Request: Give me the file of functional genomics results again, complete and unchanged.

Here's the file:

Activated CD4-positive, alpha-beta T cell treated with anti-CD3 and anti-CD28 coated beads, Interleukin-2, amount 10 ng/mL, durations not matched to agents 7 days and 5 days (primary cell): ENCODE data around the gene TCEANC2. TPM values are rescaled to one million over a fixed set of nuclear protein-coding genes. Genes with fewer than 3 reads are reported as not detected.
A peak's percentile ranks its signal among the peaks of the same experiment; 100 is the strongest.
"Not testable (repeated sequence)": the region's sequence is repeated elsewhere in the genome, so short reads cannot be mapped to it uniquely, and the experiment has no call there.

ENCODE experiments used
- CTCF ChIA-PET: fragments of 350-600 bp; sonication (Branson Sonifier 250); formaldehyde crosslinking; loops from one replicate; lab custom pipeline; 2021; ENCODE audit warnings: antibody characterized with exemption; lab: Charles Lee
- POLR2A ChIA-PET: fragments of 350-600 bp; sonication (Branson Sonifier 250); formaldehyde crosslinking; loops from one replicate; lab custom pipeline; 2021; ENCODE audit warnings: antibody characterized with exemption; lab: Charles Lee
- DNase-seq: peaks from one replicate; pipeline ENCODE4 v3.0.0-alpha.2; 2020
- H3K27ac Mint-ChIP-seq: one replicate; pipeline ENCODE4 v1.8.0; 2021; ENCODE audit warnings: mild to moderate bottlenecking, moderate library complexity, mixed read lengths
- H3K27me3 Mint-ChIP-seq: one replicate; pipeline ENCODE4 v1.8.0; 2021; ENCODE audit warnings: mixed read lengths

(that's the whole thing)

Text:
Activated CD4-positive, alpha-beta T cell treated with anti-CD3 and anti-CD28 coated beads, Interleukin-2, amount 10 ng/mL, durations not matched to agents 7 days and 5 days (primary cell): ENCODE data around the gene TCEANC2. TPM values are rescaled to one million over a fixed set of nuclear protein-coding genes. Genes with fewer than 3 reads are reported as not detected.
A peak's percentile ranks its signal among the peaks of the same experiment; 100 is the strongest.
"Not testable (repeated sequence)": the region's sequence is repeated elsewhere in the genome, so short reads cannot be mapped to it uniquely, and the experiment has no call there.

ENCODE experiments used
- CTCF ChIA-PET: fragments of 350-600 bp; sonication (Branson Sonifier 250); formaldehyde crosslinking; loops from one replicate; lab custom pipeline; 2021; ENCODE audit warnings: antibody characterized with exemption; lab: Charles Lee
- POLR2A ChIA-PET: fragments of 350-600 bp; sonication (Branson Sonifier 250); formaldehyde crosslinking; loops from one replicate; lab custom pipeline; 2021; ENCODE audit warnings: antibody characterized with exemption; lab: Charles Lee
- DNase-seq: peaks from one replicate; pipeline ENCODE4 v3.0.0-alpha.2; 2020
- H3K27ac Mint-ChIP-seq: one replicate; pipeline ENCODE4 v1.8.0; 2021; ENCODE audit warnings: mild to moderate bottlenecking, moderate library complexity, mixed read lengths
- H3K27me3 Mint-ChIP-seq: one replicate; pipeline ENCODE4 v1.8.0; 2021; ENCODE audit warnings: mixed read lengths